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    Thomas (profile), Apr 23rd, 2012 @ 10:56am

    their big guns..

    were threats to require a visa to come to the U.S.? I would have expected threats of bombing and sea blockades.

     

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    Anonymous Coward, Apr 23rd, 2012 @ 11:26am

    Easy... As a reward of USA and EU Parliaments behavior on the subject, deny all help from anyone You know that is willing to travel USA.

    I did My part, when will you do it?

     

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    Someguy, Apr 23rd, 2012 @ 11:41am

    American in Europe

    I have a particularly strong set of views on this topic that largely reflects the views expressed by most people on this forum. However, if I force myself to take a step back and consider everything, I can ALMOST understand the US stance on this topic. I am an American but I have lived in Europe for the past 15 years. One significant difference that I can see between the US and the EU countries is that European countries have much tighter control over what people can do on a daily basis. It is difficult, though not impossible, to live in most european countries without having the proper documentation. Back in 2000, I couldn't even open an internet account (dial up for e-mail) without proving to the telephone company that I had the proper paperwork to live here. Effectively, it was impossible to live here without repeatedly demonstrating that I had the correct paperwork. In contrast in the US, once you are inside the country, there are very few instances where you need to demonstrate that you have residency. Because of this, the US must have tighter border controls.

    As this is a techy group, the best analogy that I can come up with is IT security. The EU has security in depth, while the US is sticking with perimeter defense. Of course that security in depth comes at a price, and the price is privacy. Personal data is much more readily shared within EU countries than it is in the US (example, Denmark sends its citizens their completed tax forms for "approval" at the end of each year). Big brother is always watching, its just a matter of how visible and pervasive his presence is felt.

     

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      FuzzyDuck, Apr 23rd, 2012 @ 5:38pm

      Re: American in Europe

      That example of taxes in Denmark, is similar in my country, we don't have to fill in tax forms as it's all done for you. They even tell you things you can deduct that you might not have known. I like it, I've gotten back hundreds of Euros in taxes for things I didn't know I could claim. In other countries you need to hire a tax consultant for this crap and it's not like the government doesn't then know all about your finances anyway.

       

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    Lin (profile), Apr 23rd, 2012 @ 1:07pm

    Silly, naive me. LOL!
    I'm a US citizen and I just assumed that I would need a passport or visa to travel to a foreign country. Canada and the Bahamas are fine with driver's license/ID but I assumed anywhere else would *require* a passport or visa.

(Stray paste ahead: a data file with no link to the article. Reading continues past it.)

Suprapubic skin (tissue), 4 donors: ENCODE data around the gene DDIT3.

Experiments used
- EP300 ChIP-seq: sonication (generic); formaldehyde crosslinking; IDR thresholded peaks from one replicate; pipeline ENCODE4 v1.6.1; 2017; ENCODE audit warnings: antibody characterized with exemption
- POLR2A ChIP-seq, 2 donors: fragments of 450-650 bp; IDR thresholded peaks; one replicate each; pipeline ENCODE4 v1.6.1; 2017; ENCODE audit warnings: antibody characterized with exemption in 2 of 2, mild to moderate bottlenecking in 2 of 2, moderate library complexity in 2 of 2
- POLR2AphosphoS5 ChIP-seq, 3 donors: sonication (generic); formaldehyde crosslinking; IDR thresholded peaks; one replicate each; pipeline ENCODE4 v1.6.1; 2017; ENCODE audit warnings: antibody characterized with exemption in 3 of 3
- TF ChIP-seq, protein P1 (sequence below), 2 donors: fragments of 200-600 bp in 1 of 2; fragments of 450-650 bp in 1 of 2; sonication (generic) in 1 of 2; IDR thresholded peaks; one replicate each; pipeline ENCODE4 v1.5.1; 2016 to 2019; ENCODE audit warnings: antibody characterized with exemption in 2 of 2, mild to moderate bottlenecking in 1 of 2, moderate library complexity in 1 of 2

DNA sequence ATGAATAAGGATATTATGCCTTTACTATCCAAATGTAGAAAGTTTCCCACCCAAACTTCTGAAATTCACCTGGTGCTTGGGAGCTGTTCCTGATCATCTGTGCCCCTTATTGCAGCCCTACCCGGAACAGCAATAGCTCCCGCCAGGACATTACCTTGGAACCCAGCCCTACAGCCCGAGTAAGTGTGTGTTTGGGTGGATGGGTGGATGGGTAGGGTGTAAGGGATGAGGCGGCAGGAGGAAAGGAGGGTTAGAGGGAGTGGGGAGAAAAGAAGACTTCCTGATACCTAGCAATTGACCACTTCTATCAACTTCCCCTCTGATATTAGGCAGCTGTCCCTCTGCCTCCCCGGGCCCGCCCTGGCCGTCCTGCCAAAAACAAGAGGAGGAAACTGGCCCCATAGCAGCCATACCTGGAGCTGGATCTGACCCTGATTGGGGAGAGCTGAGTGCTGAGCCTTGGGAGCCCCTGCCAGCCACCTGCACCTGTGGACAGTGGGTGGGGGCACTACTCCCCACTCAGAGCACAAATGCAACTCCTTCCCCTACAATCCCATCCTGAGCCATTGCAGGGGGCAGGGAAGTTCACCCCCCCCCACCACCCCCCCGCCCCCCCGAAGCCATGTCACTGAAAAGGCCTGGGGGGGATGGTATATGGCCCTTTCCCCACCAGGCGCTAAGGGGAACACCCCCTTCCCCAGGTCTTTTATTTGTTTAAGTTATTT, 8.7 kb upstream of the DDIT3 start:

I'm actually surprised that apparently there are countries I could travel to without needing anything! Really???

     

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      Jamie, Apr 23rd, 2012 @ 5:24pm

      Re:

      You'll still need a passport. It's just that for many countries you don't need an entry visa, so long as you're only visiting for a short period.

      I've made it a personal mandate that I will never ever visit the US. The government is too damn paranoid and I simply don't trust them.

       

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    aikiwolfie, Apr 23rd, 2012 @ 1:30pm

    US copyright laws apparently apply in the UK. So why shouldn't they know everything about me? The more the USA pushes and the faster they push the quicker they'll find out what it feels like when an empire falls.

     

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    Anonymous Coward, Apr 23rd, 2012 @ 4:48pm

    Fiiiinaly someone in authority says it the way it is

     

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    Anonymous Coward, Apr 23rd, 2012 @ 8:00pm

    Did you stop to think that the EU is likely receiving this same data from the U.S. as part of this deal? In this case, the EU can keep it's nose clean and maintain a moral high ground without getting their hands dirty.

     

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    bikey, Apr 24th, 2012 @ 7:56am

    Re: Re:

    New visa requirements for Europeans if they don't give up their privacy to the machine? Ideally, EU would have responded with a tourist boycott. New York, Florida, hello? Good example of how negotiating behind closed doors harms everyone.

     

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    Anonymous Coward, Apr 24th, 2012 @ 9:02am

    And people wonder why other countries hate the US.

     

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    Dave, Apr 25th, 2012 @ 1:25pm

    Power crazy Yanks

    I shall not be visiting any time soon.....or even EVER!